Hillary Clinton is campaigning as if she were running out the clock, trying not to lose rather than playing to win.
The late, great North Carolina basketball coach Dean Smith was one of the great innovators in basketball. Smith, who died earlier this year and will long be remembered – especially by Duke fans – as a nice guy who rarely finished anywhere other than in first place.
Smith pioneered the use of analytics to assess the performance of his teams. He once said he would have been happy being a high school math teacher. His players adored him, even when he pushed them mercilessly during practices because he also praised and encouraged them lavishly during a game when everyone was watching.
Fellow coaches revered him and adopted his lessons. Every player on the bench got to his feet, for example, when a teammate left the game and Smith’s players knew they were expected to help a teammate to his feet after that teammate took a charge.
The Coach – or Candidate – as Innovator…
Coach Smith was also a very political man in a low-key, but effective way. He said late in his life that North Carolina would never have accepted him had they known how liberal he was. I doubt Hillary Clinton is much of a basketball fan, but the great Coach Smith could probably tell her a thing or two about the danger of going too soon into the political equivalent of the four-corner offense that Smith pioneered.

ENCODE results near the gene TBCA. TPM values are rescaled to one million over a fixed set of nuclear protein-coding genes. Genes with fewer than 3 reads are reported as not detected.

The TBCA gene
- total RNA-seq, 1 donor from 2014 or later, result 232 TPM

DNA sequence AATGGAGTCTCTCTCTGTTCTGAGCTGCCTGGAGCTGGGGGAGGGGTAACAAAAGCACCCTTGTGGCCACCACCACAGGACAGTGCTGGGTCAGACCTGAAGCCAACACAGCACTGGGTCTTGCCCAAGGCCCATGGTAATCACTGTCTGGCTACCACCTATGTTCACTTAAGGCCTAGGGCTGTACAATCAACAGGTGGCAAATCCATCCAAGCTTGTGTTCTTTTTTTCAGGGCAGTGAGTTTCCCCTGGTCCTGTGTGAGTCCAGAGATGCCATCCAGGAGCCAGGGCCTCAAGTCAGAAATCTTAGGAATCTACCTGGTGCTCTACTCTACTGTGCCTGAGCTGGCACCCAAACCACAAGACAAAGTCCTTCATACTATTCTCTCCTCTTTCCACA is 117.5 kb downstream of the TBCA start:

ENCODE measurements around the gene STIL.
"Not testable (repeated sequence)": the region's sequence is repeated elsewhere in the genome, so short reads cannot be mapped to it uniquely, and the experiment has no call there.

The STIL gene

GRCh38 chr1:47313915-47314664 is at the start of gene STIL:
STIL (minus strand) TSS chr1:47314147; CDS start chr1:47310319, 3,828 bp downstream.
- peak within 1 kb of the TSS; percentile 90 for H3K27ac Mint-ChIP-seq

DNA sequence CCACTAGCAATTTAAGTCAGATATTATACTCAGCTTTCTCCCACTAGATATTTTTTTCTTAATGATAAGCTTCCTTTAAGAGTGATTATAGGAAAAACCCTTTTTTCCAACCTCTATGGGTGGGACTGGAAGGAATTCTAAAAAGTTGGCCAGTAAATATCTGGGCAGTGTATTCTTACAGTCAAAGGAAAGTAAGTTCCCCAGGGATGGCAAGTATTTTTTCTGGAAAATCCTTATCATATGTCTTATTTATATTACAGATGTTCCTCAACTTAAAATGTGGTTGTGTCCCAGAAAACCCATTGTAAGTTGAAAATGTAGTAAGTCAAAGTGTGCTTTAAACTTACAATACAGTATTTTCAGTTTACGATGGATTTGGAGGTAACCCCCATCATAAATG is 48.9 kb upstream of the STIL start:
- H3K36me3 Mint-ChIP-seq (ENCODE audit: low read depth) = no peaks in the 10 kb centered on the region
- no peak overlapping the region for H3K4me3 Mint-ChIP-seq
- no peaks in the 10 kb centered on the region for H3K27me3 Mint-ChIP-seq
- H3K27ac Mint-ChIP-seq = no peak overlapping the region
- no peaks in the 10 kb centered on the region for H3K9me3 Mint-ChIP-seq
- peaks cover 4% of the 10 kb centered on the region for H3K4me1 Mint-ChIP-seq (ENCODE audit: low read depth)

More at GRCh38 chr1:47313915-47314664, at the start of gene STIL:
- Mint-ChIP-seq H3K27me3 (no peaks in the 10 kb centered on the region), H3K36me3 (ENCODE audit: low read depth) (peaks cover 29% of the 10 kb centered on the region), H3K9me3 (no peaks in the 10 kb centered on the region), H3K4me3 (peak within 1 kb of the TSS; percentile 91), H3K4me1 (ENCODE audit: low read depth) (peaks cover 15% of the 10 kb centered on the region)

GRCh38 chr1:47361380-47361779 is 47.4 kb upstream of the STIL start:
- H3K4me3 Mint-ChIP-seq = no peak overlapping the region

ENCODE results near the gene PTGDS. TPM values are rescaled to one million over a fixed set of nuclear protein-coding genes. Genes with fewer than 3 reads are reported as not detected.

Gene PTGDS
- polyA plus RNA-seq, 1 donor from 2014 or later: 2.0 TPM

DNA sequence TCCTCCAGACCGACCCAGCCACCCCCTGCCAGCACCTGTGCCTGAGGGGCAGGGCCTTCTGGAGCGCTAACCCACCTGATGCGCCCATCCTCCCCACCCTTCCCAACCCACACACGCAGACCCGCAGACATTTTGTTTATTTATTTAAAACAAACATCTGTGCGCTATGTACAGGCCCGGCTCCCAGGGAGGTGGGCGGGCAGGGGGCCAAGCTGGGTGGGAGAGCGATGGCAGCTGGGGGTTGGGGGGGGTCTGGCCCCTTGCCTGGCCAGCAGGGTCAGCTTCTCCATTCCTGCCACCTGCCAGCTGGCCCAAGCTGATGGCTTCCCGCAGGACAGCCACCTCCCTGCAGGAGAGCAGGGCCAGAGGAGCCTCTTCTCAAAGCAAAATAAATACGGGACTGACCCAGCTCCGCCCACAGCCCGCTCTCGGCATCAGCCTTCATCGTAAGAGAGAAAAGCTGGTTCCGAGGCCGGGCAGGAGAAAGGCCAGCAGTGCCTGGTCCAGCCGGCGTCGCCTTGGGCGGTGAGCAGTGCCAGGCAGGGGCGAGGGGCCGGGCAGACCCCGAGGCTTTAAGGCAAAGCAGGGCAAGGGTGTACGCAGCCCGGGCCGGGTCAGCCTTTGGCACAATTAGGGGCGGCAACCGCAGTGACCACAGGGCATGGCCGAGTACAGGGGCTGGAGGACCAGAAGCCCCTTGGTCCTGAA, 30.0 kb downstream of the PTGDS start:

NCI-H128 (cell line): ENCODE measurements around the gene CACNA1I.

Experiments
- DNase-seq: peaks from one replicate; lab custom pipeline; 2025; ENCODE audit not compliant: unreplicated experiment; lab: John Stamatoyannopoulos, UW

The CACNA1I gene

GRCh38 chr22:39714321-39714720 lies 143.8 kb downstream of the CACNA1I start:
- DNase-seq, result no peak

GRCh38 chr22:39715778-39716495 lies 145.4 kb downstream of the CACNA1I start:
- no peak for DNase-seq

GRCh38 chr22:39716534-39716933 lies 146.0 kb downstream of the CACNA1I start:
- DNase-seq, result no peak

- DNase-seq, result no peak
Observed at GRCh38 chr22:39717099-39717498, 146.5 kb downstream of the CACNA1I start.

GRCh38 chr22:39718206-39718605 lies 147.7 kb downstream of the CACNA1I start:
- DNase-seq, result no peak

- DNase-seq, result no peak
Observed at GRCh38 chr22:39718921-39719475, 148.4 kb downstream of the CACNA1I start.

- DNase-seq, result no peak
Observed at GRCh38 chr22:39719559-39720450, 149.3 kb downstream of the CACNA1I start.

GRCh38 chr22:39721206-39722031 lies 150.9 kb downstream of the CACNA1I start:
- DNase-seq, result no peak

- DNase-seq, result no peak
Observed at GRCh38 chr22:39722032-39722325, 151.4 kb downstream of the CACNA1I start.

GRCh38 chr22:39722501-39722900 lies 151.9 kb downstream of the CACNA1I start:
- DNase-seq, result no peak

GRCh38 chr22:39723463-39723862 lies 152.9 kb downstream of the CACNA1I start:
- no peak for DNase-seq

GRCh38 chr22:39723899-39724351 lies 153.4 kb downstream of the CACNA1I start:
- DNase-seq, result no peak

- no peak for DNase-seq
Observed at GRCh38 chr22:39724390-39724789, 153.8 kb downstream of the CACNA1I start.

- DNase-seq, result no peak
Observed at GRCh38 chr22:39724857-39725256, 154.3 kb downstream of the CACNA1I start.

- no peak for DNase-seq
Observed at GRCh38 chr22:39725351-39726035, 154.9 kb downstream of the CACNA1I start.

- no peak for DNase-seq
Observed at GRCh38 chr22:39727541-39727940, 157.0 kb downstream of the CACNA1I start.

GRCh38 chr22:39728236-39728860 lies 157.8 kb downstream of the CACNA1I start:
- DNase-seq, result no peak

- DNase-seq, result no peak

The four corner offense was Dean Smith’s brilliant strategy to hold on to a lead by killing the clock – holding the ball, passing, cutting, passing, cutting, passing and never looking to score. It was offense by playing it safe and often it worked just as planned. In the Atlantic Coast Conference championship game in 1982, Smith’s team held the ball and a one point lead for the last eight minutes of the game before defeating Virginia. The final score was 47-45 and that game helped usher in the college basketball shot clock that essentially made Smith’s hold-the-ball offense obsolete.
Clinton’s flat, joyless, dull campaign, insulated from any meaningful contact with the press and featuring only tightly controlled interaction with voters is a strategy to run down the clock. Designed to be risk free, it is really the type of political effort that induces unforced errors.
Hillary: The Inevitable…Again